Nachfolgend ist ein Auszug von diversen Postern, Artikeln und Studien im Zusammenhang mit der iTClamp™ Wundklammer aufgelistet:

  • Poster: Evaluation of the iTClamp™ 50 in a Human Cadaver Model of Severe Compressible Bleeding
  • iTClamp™50 Pre­‐Clinical Summary: Evaluation of the iTClamp50 in a Lethal Swine Exsanguination Model
  • The iTClamp controls junctional bleeding in a lethal swine exsanguination model: Severe hemorrhage is a leading cause of death and difficult to control even by trained medical personnel. Current interventions have significant limitations in the prehospital setting; therefore, a need exists for a new and effective treatment. iTraumaCare has designed a temporary wound closure device, the iTClamp, which controls external hemorrhage from open wounds within compressible zones.
  • The New Solution for Scalp an d Neck Lacerations: Blood Vessel Anatomy of the Scalp
  • Putting the Clamp on Hemorrhage How a simple, effective point-of-injury tool will transform the way bleeding is controlled in the field
  • Präklinische Polytraumaversorgung S3-Leitlinie: Die professionelle Behandlung von schwerverletzten Patienten beginnt unter den Bedingungen des strukturierten Rettungsdienstes bereits an der Unfallstelle. Hier werden die Weichen für den weiteren Verlauf gestellt und eine klare Behandlungsstrategie ist erforderlich. (Der Unfallchirurg 1 · 2012, C. Waydhas, Klinik für Unfallchirurgie, Universitätsklinikum Essen)
  • Management of bleeding and coagulopathy following major trauma: an updated European guideline (Spahn et al. Critical Care 2013, 17:R76 http://ccforum.com/content/17/2/R76)
  • Fatal Hemorrhage From Simple Lacerations of the Scalp: Scalp lacerations are frequently seen in both living trauma victims and at postmortem examination. In clinical circles, it is well known that even “trivial” lacerations of blood-rich areas such as the scalp may bleed profusely and persistently. It is less well known, however, that hemorrhage even from simple scalp lacerations may be fatal. We present seven cases in which hemorrhage from simple scalp lacerations was considered to be the principle cause of death. Chronic alcohol misuse, alcoholic liver disease, and the co-existence of other pathologies such as ischemic heart disease were frequently contributory factors. (Forensic Science, Medicine, and Pathology: J. R. Hamilton, J. P. Sunter, and P. N. Cooper, 2005)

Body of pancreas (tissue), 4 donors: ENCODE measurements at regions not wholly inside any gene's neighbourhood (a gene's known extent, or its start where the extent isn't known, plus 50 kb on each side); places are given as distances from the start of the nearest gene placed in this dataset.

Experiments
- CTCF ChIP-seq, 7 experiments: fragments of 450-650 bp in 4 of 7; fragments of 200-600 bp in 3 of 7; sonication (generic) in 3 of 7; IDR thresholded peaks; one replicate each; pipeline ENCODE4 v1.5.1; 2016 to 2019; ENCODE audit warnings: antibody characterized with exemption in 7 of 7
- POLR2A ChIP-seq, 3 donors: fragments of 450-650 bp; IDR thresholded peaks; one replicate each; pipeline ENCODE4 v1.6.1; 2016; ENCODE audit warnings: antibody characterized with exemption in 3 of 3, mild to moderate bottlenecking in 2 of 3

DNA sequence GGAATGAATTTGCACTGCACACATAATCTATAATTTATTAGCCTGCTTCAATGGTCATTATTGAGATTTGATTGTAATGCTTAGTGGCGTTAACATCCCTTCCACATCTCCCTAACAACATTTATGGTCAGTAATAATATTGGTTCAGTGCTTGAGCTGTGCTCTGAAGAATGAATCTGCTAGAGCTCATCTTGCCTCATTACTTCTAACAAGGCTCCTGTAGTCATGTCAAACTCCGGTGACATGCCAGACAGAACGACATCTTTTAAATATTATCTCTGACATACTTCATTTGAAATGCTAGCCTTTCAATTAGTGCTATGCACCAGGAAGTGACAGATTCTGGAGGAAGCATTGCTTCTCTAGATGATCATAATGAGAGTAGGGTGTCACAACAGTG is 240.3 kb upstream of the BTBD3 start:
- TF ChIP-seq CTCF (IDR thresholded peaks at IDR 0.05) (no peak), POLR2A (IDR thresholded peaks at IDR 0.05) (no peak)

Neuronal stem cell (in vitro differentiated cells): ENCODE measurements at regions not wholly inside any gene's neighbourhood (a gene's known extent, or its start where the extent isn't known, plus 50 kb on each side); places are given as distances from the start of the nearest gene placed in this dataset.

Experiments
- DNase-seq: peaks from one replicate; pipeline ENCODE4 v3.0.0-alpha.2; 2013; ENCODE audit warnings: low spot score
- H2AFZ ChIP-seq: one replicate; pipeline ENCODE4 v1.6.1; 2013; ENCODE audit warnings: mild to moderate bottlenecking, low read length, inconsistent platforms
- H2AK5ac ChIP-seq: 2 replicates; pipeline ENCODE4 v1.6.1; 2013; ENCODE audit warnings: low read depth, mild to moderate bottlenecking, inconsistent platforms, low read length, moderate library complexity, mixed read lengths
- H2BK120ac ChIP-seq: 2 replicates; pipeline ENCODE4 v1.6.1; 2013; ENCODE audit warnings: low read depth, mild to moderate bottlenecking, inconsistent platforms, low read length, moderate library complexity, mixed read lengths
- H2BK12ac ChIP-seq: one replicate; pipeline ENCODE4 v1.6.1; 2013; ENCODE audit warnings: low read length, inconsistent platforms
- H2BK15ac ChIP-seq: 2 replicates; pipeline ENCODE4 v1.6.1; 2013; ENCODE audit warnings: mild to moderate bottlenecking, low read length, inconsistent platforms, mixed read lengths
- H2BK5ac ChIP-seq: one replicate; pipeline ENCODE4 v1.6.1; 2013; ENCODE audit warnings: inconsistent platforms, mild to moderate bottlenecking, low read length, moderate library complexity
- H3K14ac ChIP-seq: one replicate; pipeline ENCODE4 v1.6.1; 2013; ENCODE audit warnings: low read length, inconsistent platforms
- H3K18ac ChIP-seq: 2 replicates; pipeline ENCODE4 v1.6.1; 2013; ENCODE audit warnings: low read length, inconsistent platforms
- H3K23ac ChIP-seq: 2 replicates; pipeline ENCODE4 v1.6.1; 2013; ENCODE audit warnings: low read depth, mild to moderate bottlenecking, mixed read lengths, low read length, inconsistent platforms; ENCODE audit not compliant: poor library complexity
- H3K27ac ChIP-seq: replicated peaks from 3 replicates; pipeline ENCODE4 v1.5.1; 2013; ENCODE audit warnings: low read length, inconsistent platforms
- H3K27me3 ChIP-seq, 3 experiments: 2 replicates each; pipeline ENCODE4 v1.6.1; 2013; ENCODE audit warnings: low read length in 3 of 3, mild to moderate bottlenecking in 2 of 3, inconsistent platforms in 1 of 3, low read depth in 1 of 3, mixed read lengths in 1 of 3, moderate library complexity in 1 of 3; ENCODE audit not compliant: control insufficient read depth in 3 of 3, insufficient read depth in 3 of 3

• Scalp lacerations demand careful attention before interhospital transfer of head injured patients: Blood loss from scalp lacerations may be considerable. Two cases are described to illustrate the hazards of transferring patients with head injuries without adequate attention to scalp wounds. In such cases referring clinicians must be satisfied that haemostasis is secure. Failure to do this may place the patient at increased risk as a result of the need for additional resuscitation, and therefore delay the definitive management. (J Accid Emerg Med 1996;13:207-208, Downloaded from emj.bmj.com on February 2, 2013 - Published by group.bmj.com, M 0 Fitzpatrick, K Seex)
  • Putting the Clamp on Hemorrhage: How a simple, effective point-of-injury tool will transform the way bleeding is controlled in the field. (JEMS, December 2013, A supplement to JEMS)
  • Hypothermia, acidosis & coagulopathy create a deadly cycle for trauma patients: It’s 11 p.m. on a Saturday night when you’re dispatched to a local nightclub for reports of a young male who’s suffered multiple gunshot wounds. En route, police notify you the scene is safe and there’s a single patient bleeding profusely from multiple extremity wounds. On arrival you find a 25-year-old male lying on the street in a rapidly expanding pool of blood. He’s nearly unconscious but breathing spontaneously. His skin is cool, moist and pale. His pulse is rapid and barely palpable. As you and your partner begin your rapid trauma assessment, obtain vital signs, and prepare for rapid packaging and transport to the trauma center 20 minutes away, you know this young man is on the brink of death. (JEMS, April 2014)
  • Eine Klammer ist die Lösung: Massive Blutungen werden schnell lebensbedrohlich. Befindet sich die Blutungsquelle in einer Körperregion,an der weder Druckverband noch Tourniquet eingesetzt werden können, hat das Rettungsteam ein Problem. Eine neuartige Klammer könnte hier die Lösung sein. (Rettungs-Magazin Mai/Juni 2014)

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